There is a fine line between dealing with and managing a control freak and being the victim of emotional abuse. Victim being the operative word. If you feel like a victim , you probably are and you need to get the help to deal with that frame of mind and set of behaviours. Easier said than done depending on the nature of the controlling behaviour. We all like to be in control. We want our coffee the way we want it. We want to be able to relax in the way we relax. We want to make phone calls the way we make them and do our washing the way we do it. We need to bring control freak back into common parlance so that we recognise unhealthy controlling behaviour in ourselves and then unhealthy controlling behaviour in others. It is really difficult when they play a key role in your life. uncommonhelp gives some really practical advice as to how to deal with control freaks. The best bit is that it is all doable so even if you find it hard to stand up for yourself you have a chance of being able to master these suggestions. Dr Judith Orloff analyses the situation better so that you can get some clarity. That’s important. Often you feel very confused. There is usually a reason that people become controllers. We shouldn’t minimise the behaviour by calling them micro managers or helicopter parents. wikihow explains really well the difference between someone who has strong views and boundaries and one who is a controller. Sorting it out for yourself is how you manage it. If you are not able to do that , it is important to use trusted, successful people to get help and information.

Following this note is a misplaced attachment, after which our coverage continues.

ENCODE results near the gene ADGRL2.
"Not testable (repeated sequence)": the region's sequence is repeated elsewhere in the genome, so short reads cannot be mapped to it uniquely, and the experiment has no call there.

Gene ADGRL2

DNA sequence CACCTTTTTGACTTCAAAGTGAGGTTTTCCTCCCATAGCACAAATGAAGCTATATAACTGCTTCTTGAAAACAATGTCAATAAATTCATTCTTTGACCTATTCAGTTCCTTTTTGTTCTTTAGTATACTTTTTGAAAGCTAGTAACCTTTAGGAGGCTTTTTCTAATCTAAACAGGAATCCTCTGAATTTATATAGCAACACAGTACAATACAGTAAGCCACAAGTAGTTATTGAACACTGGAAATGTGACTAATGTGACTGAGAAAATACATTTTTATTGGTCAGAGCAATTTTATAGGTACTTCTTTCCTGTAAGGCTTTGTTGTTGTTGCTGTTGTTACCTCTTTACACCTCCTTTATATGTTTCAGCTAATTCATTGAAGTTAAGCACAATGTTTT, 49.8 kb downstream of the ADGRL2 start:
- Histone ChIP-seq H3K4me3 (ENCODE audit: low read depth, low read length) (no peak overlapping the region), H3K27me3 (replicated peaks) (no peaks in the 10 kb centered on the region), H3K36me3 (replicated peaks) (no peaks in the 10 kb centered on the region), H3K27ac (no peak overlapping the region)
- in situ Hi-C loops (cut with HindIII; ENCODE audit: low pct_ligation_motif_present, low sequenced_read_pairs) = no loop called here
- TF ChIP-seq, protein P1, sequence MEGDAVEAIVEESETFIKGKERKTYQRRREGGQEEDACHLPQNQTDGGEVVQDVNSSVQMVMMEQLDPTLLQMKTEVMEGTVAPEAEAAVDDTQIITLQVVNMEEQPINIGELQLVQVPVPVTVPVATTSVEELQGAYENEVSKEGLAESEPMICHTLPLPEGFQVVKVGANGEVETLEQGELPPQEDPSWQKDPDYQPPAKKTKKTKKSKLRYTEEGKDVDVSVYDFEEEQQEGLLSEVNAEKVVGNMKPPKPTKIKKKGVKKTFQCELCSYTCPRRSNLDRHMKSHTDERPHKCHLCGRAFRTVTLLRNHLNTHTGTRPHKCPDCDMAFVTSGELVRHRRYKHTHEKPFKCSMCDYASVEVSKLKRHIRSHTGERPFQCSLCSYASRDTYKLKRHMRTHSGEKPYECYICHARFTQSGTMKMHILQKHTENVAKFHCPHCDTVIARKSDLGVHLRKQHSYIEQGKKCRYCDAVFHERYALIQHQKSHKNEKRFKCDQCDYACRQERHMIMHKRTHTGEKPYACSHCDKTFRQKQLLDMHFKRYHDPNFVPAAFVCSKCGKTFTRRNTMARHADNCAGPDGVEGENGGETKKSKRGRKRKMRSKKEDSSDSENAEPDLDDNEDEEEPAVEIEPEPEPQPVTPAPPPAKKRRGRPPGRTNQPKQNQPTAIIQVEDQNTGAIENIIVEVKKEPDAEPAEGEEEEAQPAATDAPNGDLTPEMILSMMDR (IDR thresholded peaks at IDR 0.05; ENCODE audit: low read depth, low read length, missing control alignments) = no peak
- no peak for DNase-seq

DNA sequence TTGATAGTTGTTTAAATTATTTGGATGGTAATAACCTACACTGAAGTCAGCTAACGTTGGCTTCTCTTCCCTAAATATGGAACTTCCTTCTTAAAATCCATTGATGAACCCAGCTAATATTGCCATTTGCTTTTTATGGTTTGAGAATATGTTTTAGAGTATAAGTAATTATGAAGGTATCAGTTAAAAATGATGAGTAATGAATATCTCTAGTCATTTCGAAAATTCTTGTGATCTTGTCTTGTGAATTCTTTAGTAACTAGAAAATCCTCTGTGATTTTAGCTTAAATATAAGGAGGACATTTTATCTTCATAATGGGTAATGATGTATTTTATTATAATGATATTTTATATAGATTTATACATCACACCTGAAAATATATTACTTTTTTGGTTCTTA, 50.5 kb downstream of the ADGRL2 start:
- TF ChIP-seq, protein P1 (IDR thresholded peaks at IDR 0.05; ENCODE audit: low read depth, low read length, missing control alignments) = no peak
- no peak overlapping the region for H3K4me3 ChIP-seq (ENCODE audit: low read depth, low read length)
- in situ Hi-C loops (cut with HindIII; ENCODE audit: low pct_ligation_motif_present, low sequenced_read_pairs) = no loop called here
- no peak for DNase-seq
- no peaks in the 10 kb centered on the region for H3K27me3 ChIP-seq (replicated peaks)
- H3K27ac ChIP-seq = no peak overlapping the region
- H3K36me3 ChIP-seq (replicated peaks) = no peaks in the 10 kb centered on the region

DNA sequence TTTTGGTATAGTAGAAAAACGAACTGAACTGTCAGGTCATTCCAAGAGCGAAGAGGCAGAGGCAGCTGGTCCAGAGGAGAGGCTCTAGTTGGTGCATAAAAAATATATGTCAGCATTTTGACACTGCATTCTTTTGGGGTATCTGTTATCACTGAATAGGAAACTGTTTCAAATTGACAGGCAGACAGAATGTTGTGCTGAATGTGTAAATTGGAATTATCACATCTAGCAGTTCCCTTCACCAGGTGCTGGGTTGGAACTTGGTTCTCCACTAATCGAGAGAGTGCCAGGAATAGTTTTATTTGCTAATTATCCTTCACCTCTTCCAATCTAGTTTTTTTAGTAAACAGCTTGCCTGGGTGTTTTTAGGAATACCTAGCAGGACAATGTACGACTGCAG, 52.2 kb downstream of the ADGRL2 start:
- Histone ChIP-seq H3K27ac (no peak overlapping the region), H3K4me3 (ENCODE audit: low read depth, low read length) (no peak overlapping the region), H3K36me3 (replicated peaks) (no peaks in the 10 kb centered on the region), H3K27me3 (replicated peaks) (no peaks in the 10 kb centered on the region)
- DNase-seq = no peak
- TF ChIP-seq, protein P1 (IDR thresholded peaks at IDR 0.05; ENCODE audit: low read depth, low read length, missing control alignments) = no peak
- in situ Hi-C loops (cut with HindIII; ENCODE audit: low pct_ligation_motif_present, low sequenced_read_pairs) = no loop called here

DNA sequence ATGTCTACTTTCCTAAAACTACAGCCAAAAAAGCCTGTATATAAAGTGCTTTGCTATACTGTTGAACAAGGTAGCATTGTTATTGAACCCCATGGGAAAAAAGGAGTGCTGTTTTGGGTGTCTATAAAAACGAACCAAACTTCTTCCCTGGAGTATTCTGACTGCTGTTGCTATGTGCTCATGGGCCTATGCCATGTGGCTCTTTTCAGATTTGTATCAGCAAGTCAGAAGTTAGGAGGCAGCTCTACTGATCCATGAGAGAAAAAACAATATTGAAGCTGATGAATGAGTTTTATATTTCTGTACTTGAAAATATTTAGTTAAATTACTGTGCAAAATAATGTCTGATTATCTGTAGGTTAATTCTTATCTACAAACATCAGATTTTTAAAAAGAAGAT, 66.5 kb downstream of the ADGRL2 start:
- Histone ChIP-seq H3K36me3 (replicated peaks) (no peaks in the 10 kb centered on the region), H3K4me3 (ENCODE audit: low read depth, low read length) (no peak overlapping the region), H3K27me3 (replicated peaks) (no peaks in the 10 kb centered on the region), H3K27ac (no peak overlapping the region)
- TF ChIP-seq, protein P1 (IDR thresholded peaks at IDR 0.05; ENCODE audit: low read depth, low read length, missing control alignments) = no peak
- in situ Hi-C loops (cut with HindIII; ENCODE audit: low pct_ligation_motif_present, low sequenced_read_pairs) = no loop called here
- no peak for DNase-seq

Why shouldn’t here be a song about Slough as there are songs about New York, Paris, Chicago? There are films about the Snowy River, Paris, Seattle. Why not Slough? Why don’t North American Indians call themselves pelican names when they are happy with Sitting Bull, Hawkeye, Lone Wolf? Why can’t people have mental legs as they do a mental head? Why do we think one person is weird and another one is okay? Why shouldn’t we have songs about anything we like? The French make songs about cucumbers, run away dogs, picnics, voyeurs, cigarettes. I didn’t know what I was going to get when I went to see David Brent. I just knew I liked Ricky Gervais and what he stood for. I know he is a complex thinker and can fight effectively for animal rights. I know I liked The Office .The film is set in and around Slough, Berkshire where Ricky Gervais was born. The humour is British and I had some really good laughs throughout the film. It’s a complex film, though, and not to be given a post modern reading. You listen to the song lyrics, you know the actor is being a character you know who is then reflecting on that character. The film questions how we define normality and how we define mental illness. It clearly examines how mental illness is not a disease, it’s not an illness as such, but a person with hopes, thoughts, dreams, relationships and more than anything, feelings. A person is not this bit or that bit but a collection of traits, experiences and thoughts and is a whole . It’s a Gestalt reading of human behaviour. We are not our fatness or thinness or our job or the clothes we put on. We are all sorts of things and some of those things are transient, some of them are determined as acceptable by the norms of society. He questions political correctness, body image, language usage, content of popular culture, work place expectations. It is a film which puts everything under a lens but not in an arduous way. It’s thought provoking and it makes you wonder. If you are familiar with people with mental illness there is a lot which you can relate to. You could even be asking yourself well, maybe it’s not right to call someone that when all they are is a square peg in a round hole. Who are we to put down and judge? Where did we get the parameters from to judge them? You don’t ask yourself that, though. You look at the film and realise people are people and they are all on the road of life trying to get somewhere and trying to do their best at getting there. I really enjoyed this film and I am glad I went to see it. It will be one of my favourite films. I need to think about it some more!